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Feedstocks for the Future: Renewables for the Production of Chemicals and Materials (ACS Symposium Series)

Designer: Brand: American Chemical Society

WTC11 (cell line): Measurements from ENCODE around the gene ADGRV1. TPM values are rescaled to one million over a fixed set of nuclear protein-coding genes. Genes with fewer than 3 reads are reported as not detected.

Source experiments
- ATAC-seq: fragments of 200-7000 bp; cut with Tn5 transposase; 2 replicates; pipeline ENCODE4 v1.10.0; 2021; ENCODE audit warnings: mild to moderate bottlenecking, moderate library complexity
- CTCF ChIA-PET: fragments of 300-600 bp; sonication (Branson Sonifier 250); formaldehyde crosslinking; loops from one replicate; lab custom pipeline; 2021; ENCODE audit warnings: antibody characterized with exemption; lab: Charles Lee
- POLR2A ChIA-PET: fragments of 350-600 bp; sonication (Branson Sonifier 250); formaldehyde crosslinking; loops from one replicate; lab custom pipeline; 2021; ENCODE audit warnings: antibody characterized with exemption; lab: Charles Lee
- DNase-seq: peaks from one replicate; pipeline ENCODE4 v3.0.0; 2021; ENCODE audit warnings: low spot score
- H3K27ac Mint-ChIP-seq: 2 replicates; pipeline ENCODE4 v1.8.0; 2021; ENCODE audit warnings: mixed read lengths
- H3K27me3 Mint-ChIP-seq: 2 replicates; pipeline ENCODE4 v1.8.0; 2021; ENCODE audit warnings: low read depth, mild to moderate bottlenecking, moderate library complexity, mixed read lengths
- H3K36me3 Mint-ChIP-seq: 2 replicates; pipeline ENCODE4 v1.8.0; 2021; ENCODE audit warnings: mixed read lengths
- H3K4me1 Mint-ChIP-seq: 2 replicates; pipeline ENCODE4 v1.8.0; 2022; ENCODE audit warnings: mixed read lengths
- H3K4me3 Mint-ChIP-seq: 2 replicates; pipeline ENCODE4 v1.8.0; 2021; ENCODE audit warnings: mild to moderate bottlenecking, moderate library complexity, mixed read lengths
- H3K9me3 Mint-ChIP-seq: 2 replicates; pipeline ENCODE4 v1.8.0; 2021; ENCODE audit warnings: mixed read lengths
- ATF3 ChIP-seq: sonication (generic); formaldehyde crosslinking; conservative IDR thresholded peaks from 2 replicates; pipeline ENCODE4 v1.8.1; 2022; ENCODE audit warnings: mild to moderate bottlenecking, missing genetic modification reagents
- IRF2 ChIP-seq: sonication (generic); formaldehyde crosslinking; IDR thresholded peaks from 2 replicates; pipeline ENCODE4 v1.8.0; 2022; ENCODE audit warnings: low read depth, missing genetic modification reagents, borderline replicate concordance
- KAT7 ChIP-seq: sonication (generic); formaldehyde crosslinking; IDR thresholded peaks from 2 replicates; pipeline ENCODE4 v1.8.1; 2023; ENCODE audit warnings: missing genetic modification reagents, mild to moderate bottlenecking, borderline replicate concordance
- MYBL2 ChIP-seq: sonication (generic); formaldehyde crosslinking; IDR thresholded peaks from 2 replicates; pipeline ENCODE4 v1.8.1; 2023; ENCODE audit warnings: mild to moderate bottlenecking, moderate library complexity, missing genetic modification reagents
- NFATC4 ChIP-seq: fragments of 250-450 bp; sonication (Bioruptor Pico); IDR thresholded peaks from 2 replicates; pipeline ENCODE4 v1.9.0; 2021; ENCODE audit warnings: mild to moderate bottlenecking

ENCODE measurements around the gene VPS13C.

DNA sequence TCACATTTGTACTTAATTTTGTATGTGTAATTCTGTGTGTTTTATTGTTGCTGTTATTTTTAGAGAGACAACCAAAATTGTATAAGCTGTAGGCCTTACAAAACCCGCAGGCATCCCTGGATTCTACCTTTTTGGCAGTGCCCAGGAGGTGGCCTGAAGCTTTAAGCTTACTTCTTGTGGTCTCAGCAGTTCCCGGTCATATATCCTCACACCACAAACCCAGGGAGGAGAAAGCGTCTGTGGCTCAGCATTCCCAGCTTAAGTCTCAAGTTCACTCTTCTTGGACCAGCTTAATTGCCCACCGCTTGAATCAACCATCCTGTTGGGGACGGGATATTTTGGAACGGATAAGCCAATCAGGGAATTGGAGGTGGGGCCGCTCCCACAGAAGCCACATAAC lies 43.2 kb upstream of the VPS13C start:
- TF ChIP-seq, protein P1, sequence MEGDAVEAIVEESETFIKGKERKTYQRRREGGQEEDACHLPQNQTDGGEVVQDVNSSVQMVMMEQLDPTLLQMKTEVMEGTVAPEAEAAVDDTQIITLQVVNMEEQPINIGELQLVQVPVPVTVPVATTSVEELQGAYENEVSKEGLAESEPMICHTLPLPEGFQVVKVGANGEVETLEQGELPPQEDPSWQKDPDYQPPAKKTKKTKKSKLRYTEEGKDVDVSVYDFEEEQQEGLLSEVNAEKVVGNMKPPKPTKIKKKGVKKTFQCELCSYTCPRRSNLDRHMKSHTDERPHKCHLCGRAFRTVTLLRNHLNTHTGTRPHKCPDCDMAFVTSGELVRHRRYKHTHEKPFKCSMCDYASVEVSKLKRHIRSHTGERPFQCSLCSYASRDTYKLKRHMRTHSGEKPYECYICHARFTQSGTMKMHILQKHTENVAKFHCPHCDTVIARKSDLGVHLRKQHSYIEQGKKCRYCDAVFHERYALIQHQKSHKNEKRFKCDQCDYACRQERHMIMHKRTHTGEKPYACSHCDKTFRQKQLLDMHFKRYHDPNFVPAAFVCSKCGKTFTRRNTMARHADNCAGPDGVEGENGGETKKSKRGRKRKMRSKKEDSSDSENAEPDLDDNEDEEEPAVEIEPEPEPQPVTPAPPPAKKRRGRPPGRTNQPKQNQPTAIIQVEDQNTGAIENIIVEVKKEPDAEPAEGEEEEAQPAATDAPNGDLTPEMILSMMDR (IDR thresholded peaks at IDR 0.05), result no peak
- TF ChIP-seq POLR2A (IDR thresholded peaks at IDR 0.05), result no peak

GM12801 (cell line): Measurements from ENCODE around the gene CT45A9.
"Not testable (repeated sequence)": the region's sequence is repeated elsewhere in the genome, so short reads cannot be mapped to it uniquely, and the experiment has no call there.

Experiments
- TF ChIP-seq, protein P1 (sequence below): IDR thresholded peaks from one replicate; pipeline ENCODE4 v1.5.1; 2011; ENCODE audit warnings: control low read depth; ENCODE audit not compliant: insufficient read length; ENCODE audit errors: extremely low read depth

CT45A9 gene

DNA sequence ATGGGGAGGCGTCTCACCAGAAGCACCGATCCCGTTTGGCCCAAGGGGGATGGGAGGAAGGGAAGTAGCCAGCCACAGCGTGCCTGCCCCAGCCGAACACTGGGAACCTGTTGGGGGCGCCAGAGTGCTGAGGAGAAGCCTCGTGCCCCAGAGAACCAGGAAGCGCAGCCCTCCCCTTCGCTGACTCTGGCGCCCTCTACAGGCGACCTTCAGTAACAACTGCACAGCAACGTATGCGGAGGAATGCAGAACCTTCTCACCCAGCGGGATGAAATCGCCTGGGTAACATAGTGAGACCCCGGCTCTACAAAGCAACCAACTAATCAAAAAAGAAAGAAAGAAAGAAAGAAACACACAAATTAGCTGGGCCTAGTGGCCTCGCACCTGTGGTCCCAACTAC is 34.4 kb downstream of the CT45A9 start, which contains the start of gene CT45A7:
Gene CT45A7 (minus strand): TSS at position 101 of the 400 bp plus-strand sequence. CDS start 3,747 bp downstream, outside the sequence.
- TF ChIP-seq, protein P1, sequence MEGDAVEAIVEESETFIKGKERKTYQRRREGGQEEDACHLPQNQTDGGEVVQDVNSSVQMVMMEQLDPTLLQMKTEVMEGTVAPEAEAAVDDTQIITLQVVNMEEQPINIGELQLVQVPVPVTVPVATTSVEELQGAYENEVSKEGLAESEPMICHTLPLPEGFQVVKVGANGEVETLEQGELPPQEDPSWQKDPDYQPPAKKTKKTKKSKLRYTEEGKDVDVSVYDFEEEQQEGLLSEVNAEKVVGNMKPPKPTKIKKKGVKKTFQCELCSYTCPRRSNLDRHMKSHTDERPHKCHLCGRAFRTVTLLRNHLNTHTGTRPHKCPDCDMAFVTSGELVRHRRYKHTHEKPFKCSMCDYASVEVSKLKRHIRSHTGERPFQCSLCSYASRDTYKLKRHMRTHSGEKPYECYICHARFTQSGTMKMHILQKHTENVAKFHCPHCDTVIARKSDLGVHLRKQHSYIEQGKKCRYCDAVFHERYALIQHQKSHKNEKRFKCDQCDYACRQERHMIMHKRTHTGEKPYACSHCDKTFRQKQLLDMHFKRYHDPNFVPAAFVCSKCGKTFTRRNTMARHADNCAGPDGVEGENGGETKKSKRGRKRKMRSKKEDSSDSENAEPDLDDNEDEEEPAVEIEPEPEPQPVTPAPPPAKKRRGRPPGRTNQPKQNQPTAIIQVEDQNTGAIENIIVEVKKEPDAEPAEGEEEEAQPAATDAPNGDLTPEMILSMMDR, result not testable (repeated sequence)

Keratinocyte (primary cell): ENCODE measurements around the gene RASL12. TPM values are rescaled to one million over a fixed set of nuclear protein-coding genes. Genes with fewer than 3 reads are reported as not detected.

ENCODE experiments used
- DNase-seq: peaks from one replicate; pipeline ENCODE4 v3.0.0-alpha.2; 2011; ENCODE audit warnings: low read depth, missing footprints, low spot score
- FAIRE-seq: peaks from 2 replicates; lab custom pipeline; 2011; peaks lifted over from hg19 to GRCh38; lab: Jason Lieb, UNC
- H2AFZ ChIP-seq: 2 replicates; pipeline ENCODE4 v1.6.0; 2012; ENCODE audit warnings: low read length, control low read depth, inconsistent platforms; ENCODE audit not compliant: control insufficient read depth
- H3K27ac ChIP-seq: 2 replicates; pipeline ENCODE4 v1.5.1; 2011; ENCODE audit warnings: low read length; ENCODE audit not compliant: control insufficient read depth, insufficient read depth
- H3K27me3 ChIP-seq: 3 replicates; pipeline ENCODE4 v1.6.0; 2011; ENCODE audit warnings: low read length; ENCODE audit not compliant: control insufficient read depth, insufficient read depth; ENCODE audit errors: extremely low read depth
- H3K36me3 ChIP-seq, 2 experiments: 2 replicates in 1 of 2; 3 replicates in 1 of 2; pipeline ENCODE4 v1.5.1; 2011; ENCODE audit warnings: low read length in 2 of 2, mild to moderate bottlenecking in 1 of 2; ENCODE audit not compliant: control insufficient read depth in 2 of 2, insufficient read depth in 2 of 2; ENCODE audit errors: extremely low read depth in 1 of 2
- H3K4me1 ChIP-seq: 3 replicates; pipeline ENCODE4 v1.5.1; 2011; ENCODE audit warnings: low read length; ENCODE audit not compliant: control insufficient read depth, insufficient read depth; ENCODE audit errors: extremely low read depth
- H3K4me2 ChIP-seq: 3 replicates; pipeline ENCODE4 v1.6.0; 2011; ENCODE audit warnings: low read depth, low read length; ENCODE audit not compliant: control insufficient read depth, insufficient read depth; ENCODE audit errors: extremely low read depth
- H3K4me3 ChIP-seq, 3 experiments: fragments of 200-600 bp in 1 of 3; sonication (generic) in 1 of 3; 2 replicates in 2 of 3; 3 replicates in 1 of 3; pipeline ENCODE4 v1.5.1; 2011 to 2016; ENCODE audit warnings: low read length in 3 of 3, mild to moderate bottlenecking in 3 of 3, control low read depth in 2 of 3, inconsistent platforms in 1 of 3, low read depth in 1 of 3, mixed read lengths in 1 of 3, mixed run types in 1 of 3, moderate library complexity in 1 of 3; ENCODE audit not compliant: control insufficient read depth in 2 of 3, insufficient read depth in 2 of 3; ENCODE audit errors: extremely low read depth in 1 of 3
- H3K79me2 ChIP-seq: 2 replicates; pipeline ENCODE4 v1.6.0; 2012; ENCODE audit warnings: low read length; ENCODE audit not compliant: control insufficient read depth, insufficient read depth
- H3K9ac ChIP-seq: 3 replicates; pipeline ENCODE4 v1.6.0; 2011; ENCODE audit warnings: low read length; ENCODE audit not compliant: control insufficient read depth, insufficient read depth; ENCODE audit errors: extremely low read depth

Today's petrochemical industry is an amazing model of production efficiency, taking crude oil and supplying thousands of discrete chemicals and materials from just seven primary building blocks. Renewable raw materials offer a new set of primary building blocks including carbohydrates in the form of cellulose, starch, homicellulose, and monomeric sugars, aromatics in the form of lignin, hydrocarbons in the form of fatty acids and polyols in the form of glycerol. Yet chemical production today is overwhelmingly dominated by crude oil, principally because conversion technology for renewables still lags far behind that available for nonrenewables. Technology is needed that will lead to renewables based chemical processes that rival or exceed the diversity and efficiency of today's chemical industry. The cellulose and Renewable Materials division (CELL) of American Chemical Society offered a forum for this topic Feedstocks for the Future: Renewables for the production of Chemical and Materials, at the national ACS meeting in Anaheim, CA, March 28-April 1, 2004. This symposium included discussions of emerging conversion technologies for renewable building blocks, new mechanistic understanding of these conversion processes, development of new catalytic processes tailored for renewables, life cycle and process analysis for renewables, and identification of new structures that could serve as platforms for renewables-based product families. The book is intended to have a strong emphasis on organic chemistry, mechanism, and structure, and novel synthesis and production of chemicals, polymers and materials. More specifically, the reader will find information in the following areas: 1) new transformations of carbohydrates to chemicals and polymers 2) novel oleochemical processes; new uses of glycerol and fatty acids 3) transition metal catalyzed transformations of carbohydrates, lignin, fatty acids, glycerol, etc. 4) economic, environmental, and life cycle analysis of chemicals derived from renewables 5) production of new polymeric materials from renewables 6) new biocatalytic transformations of renewable building blocks 7) industrial uses of renewables and renewables based building blocks

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